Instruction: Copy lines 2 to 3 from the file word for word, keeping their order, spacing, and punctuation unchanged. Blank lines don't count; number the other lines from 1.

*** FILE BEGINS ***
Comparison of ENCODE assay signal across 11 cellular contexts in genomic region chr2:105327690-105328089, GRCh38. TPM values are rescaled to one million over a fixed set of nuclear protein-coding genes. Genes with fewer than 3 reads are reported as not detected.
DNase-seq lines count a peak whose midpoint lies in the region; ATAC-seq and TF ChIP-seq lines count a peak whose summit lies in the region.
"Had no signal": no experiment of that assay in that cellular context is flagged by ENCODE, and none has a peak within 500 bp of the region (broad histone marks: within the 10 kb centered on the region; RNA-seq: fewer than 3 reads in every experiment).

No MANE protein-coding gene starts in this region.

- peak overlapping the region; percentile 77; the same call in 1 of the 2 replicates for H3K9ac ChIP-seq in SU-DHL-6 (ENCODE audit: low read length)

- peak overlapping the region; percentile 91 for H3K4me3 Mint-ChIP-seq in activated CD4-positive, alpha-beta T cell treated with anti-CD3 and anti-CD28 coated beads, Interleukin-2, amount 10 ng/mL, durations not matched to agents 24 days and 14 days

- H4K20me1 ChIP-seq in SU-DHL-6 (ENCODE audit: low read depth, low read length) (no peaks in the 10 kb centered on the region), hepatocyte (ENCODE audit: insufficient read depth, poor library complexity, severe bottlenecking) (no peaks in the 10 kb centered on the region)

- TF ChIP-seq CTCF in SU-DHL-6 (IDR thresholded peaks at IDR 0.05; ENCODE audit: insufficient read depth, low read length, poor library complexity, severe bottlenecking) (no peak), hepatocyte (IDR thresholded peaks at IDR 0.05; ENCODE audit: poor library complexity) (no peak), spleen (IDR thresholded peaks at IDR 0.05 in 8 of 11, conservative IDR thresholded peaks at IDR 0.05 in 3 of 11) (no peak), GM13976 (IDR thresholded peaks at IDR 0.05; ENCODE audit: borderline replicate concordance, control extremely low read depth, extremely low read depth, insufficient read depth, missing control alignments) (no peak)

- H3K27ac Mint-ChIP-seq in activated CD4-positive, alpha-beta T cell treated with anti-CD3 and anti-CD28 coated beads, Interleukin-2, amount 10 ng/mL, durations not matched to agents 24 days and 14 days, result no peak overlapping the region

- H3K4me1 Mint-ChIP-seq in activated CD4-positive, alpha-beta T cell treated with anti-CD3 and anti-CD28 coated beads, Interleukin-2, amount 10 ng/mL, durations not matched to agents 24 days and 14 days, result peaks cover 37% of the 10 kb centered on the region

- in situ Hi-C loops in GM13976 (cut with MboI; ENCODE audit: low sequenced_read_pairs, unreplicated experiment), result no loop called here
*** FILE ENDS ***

DNase-seq lines count a peak whose midpoint lies in the region; ATAC-seq and TF ChIP-seq lines count a peak whose summit lies in the region.
"Had no signal": no experiment of that assay in that cellular context is flagged by ENCODE, and none has a peak within 500 bp of the region (broad histone marks: within the 10 kb centered on the region; RNA-seq: fewer than 3 reads in every experiment).